“I don’t think I should be told that I have to straighten my hair in order to be within what they think the regulations are, and I don’t think I should have to cover it up with a wig,” she said. “I am happy that I took the stand that I did…I would do it again if I had to.”
Have you ever changed your hair to be “in compliance” at work or walked away from a job because you refused to alter your hair? Tell us about it.
15 Natural Hair Vloggers You Should Be Following
It's hard to believe that Taren Guy launched her YouTube channel only five years ago. Since then, she's garnered 18 million views and over 450,000 fans on social media. Her genuine spirit and iconic afro has made her one of the most prominent figures in the natural hair community. Taren launched the international "Luv & Learn Your Hair (LLYH)" tour to encourage hair acceptance. LLYH Kids is up next!
With over 32 million views, Whitney, known to her fans as Naptural85, has charmed the natural hair community with her awe-worthy hairstyles, easygoing personality and natural beauty. Launching in 2009, her channel was one of the only places women with 4a curls could go to see a vlogger with a similar hair type. Now, the Naptural85 brand has evolved to include DearNaptural85, her new lifestyle channel.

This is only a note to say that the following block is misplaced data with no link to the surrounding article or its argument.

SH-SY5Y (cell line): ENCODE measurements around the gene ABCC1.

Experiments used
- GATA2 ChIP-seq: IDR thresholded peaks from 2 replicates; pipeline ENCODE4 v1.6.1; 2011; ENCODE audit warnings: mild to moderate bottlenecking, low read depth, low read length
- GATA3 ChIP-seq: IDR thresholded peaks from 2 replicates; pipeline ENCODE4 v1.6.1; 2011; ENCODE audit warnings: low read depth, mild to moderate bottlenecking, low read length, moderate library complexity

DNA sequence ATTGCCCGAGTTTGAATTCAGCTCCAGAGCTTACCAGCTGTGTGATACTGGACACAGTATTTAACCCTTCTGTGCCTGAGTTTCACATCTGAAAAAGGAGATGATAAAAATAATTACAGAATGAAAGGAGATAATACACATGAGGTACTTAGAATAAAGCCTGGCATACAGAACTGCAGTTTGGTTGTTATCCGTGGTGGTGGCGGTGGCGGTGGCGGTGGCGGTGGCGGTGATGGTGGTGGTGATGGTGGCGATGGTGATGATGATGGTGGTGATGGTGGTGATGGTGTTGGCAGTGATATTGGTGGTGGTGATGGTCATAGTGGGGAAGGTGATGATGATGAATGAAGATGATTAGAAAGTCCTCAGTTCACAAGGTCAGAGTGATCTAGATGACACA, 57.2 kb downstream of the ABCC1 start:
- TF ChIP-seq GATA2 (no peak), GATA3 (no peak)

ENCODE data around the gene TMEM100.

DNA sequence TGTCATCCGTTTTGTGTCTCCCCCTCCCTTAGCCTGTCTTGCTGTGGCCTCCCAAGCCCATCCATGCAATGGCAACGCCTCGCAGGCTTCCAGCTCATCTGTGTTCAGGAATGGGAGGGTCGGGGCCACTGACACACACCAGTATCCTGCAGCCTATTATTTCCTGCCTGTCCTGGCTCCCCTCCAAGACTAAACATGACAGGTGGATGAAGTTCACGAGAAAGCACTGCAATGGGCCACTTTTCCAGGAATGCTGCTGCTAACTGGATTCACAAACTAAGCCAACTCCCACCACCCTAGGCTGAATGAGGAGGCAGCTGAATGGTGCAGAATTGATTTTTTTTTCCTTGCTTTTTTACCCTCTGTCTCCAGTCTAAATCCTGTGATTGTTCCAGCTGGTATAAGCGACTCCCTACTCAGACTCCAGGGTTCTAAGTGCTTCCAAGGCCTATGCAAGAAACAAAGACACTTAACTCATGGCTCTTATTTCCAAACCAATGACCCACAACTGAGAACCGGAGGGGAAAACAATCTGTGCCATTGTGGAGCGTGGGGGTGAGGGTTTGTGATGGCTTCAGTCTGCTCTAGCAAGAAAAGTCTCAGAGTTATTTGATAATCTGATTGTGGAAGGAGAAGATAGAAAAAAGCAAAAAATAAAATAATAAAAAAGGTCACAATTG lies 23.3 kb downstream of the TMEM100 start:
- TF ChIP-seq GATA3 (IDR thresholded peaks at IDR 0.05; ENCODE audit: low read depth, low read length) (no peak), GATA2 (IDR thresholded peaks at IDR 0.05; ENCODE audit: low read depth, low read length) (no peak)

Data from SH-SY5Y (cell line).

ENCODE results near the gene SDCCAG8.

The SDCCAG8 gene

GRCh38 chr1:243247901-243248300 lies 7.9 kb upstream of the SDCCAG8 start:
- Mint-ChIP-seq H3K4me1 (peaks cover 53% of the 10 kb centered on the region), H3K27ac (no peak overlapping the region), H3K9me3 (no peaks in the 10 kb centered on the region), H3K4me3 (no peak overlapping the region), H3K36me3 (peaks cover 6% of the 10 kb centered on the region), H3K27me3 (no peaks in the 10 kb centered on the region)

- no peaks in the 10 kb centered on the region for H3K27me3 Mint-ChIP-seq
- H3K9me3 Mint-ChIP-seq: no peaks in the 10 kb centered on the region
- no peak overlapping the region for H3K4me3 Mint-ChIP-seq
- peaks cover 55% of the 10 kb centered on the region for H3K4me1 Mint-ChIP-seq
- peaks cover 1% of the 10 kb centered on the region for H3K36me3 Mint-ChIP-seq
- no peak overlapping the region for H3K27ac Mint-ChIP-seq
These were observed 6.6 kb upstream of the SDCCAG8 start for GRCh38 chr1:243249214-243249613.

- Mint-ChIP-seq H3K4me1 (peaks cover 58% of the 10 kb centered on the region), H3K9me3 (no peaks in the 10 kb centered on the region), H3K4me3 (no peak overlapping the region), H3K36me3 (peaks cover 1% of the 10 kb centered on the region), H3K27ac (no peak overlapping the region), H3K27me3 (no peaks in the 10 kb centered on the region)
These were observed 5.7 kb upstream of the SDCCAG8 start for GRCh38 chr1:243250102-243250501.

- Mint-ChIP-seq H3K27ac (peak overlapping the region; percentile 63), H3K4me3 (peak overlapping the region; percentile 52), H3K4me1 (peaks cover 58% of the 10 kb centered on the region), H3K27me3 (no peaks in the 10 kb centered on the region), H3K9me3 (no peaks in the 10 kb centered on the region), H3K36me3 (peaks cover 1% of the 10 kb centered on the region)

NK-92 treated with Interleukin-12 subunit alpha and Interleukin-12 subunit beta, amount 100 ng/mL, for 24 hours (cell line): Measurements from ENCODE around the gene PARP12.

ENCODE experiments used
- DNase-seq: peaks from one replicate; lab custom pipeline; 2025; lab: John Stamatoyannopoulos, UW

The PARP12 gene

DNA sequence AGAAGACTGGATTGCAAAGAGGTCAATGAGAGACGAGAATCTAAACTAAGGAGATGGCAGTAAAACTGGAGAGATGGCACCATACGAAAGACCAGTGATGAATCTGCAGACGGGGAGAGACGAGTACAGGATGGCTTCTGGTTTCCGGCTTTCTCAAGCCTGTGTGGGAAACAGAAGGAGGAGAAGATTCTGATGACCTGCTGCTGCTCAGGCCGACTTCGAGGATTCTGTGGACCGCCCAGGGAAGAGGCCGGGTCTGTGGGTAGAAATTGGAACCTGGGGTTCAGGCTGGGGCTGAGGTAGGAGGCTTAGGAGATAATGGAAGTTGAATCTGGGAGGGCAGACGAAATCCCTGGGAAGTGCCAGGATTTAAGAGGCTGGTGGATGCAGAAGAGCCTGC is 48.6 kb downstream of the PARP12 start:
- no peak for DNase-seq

Over 80,000 subscribers tune in daily to Ms. Vaughn's videos about natural hair, style and beauty. The Chicago-bred vlogger, whose sister Meechy Monroe vlogs as well, started her channel to share her hair techniques with friends and family. To her surprise, her first video went viral. The rest is history: she now boasts over 3 million views on her channel and a significant following on social media to boot.
One half of the Monroe sisters, Tameka, better known as Meechy Monroe, achieved a viral presence on YouTube only a few months after she joined. She now has more than 30,000 subscribers and a website, MeechyMonroe.com, where she shares her thoughts on everything from fashion and hair to nutrition and health.